Within months of the 1995 Oklahoma City bombing, local charities were advised by the IRS that using donated funds to make lump sum payments to survivors would not be proper.
“Lump sum benefits or other similar arrangements not specifically geared toward alleviating the specific distress would not be appropriate,” the IRS said in an 18-page disaster relief guidance memorandum dated Aug. 25, 1995.
“An outright transfer of funds based solely on an individual's involvement in a disaster or without regard to meeting that individual's particular distress or financial needs would result in excessive private benefit,” the memo stated. “Persons who have been affected by a disaster are not necessarily proper objects of charity.”
Oklahoma City charities followed that IRS advice. Officials in many other disaster-struck cities have ignored it.
Whether ignoring the advice has resulted in tax consequences is unclear, since the IRS doesn't publicize its enforcement actions.
Washington, D.C., attorney Kenneth Feinberg was called in to determine how government and donated funds should be divided up among victims following the Virginia Tech campus shooting; Aurora, Colo., theater shooting; 9/11 terrorists' attack; BP oil spill; and Indiana State Fair pavilion collapse.
He said IRS language has “never prevented or been a barrier” to him in the distribution of funds.
Of course, not all funds are the same. For example, the September 11 Victim Compensation Fund was created by an act of Congress to compensate victims of that terrorists' attack in exchange for not suing the airlines.
Some other funds appear more similar to the Oklahoma City bombing fund.
Feinberg noted that at Virginia Tech he helped get $7 million distributed in 60 days to the injured and families of the dead “without condition.”
“Take the money. It's your money. Do what you want,” Feinberg said.
“I don't know anything about Oklahoma,” he said, adding that up until two or three weeks ago he “didn't even know there was a fund.”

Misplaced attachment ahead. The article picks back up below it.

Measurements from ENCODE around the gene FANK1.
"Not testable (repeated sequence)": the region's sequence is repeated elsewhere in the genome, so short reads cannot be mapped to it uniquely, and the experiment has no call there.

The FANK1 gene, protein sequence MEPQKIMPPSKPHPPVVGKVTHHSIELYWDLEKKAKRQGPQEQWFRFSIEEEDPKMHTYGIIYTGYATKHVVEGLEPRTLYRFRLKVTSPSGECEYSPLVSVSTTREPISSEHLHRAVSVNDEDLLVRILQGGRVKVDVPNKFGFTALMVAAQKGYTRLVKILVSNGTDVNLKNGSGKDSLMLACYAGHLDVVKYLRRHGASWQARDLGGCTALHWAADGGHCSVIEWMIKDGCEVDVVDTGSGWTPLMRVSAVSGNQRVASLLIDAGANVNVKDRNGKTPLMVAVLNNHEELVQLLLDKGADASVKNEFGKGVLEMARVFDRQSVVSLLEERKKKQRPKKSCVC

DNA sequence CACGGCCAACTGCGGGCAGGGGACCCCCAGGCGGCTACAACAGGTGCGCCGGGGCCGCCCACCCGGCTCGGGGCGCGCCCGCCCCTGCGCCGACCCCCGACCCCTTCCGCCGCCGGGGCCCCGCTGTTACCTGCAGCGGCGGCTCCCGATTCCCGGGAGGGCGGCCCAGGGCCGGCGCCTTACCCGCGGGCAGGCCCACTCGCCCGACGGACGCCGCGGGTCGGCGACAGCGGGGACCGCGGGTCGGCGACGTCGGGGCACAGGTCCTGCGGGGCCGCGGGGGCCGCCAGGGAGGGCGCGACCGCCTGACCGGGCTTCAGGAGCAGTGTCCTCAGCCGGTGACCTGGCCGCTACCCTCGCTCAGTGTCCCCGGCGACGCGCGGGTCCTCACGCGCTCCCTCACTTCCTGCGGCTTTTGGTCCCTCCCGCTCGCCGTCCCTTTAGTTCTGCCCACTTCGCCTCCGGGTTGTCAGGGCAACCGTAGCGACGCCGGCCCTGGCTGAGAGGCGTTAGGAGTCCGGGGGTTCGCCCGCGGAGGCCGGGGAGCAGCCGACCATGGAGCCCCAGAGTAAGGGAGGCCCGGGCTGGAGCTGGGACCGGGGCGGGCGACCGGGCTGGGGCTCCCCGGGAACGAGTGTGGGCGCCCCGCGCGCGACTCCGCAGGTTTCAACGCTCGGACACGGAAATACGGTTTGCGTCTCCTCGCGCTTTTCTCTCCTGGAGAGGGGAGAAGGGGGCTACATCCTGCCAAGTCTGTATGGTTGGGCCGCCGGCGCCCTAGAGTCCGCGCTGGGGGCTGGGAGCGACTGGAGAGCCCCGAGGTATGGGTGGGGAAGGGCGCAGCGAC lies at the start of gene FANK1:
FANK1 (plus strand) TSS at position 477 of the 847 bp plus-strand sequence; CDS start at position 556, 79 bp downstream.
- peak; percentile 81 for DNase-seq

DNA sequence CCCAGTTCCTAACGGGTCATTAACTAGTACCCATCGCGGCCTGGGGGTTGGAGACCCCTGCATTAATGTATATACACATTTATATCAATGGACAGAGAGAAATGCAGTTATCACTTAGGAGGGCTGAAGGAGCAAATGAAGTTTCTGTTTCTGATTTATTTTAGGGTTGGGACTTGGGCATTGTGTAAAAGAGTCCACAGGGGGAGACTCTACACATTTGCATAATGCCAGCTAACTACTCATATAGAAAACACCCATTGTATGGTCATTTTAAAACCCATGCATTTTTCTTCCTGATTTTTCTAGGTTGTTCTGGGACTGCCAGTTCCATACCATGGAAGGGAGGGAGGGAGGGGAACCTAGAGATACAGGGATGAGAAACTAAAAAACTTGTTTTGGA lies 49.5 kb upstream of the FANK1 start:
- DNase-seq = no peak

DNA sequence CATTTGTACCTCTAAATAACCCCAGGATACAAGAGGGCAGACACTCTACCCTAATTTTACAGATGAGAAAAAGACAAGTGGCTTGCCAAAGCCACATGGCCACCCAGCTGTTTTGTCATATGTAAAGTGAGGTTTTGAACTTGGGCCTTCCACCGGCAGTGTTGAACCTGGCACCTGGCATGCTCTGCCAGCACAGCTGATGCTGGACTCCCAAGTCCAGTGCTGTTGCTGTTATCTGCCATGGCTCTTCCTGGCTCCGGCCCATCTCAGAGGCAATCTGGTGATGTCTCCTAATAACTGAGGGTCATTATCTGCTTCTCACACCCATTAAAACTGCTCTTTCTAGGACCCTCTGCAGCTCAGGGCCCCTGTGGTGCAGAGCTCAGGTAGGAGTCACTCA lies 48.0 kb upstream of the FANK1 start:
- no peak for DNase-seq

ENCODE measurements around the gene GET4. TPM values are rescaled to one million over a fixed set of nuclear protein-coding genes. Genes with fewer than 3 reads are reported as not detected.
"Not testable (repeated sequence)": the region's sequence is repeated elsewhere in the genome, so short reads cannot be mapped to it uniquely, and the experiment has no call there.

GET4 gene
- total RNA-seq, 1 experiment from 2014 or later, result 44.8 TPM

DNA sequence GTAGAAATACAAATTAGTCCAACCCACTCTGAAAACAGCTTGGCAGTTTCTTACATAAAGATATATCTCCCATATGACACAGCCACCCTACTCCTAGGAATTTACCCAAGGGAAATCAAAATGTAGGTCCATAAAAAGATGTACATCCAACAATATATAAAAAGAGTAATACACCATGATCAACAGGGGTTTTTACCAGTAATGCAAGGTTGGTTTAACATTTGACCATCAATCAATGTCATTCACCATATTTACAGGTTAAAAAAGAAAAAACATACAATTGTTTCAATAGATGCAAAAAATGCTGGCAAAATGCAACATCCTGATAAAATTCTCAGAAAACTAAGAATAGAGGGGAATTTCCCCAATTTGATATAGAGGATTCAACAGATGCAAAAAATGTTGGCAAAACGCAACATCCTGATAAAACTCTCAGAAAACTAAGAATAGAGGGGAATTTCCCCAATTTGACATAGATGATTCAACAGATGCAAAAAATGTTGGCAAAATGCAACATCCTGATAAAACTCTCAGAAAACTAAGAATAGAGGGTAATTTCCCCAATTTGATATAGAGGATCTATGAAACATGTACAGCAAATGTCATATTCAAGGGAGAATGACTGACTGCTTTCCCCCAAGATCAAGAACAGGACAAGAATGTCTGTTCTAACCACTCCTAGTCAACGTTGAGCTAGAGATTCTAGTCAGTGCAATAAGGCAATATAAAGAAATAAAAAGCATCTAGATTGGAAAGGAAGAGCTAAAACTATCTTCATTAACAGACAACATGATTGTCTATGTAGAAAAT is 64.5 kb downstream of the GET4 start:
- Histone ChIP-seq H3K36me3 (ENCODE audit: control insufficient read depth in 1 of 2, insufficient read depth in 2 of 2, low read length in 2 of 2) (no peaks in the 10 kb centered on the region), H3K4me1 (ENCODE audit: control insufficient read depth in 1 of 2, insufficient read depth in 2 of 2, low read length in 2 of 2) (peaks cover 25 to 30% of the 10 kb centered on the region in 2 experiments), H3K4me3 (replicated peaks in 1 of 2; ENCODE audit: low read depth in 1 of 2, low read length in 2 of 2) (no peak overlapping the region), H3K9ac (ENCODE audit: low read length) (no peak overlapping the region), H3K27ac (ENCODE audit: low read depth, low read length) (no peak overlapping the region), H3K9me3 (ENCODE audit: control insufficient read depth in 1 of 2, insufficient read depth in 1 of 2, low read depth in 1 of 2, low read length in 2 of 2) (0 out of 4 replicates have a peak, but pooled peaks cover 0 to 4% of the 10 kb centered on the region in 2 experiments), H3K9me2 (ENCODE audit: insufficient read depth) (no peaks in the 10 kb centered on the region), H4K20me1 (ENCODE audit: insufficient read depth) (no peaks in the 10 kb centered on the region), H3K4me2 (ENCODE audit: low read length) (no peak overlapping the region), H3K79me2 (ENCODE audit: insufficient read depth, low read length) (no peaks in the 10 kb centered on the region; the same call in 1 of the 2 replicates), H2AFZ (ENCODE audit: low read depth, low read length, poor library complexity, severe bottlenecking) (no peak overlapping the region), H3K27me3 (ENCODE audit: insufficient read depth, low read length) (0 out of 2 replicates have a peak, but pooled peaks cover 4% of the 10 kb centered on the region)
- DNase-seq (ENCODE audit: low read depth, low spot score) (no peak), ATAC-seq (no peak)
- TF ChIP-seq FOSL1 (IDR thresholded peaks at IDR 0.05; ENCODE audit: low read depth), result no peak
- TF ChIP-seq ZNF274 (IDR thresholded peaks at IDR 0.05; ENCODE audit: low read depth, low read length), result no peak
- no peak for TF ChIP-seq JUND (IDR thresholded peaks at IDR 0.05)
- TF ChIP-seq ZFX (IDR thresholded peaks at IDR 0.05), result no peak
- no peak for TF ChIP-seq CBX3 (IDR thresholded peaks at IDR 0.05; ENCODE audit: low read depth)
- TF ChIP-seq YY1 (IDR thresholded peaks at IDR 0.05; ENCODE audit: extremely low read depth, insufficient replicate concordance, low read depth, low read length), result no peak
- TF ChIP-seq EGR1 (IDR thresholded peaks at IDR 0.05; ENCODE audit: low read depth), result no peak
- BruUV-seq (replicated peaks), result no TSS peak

Feinberg knows now, thanks to a controversy that has arisen over the Oklahoma City Community Foundation's handling of its bombing relief fund.
The fund has distributed about $11.1 million for the benefit of bombing survivors over the years, but still has about $10 million in it 17 years after the April 19, 1995, terrorists' attack on the Alfred P. Murrah Building. The attack left 168 dead and hundreds injured.
Some bombing survivors have complained foundation officials have been too tightfisted in withholding funds requested for medical, educational and living needs, while others have said the foundation has done an excellent job.
Feinberg said he was contacted a couple weeks ago by two or three individuals who were dissatisfied with the fund's administration. They asked him if he would be willing to decide how remaining funds should be divvied up among survivors, he said.
Feinberg said he would be willing to do it — free of charge — but would need an official request from someone who has authority over the fund.
There is widespread disagreement over how disaster relief funds should be managed and distributed to best serve the long-term interests of survivors.
In Oklahoma, officials say about $40 million in donations poured into various local charities and government officials for the benefit of bombing survivors.
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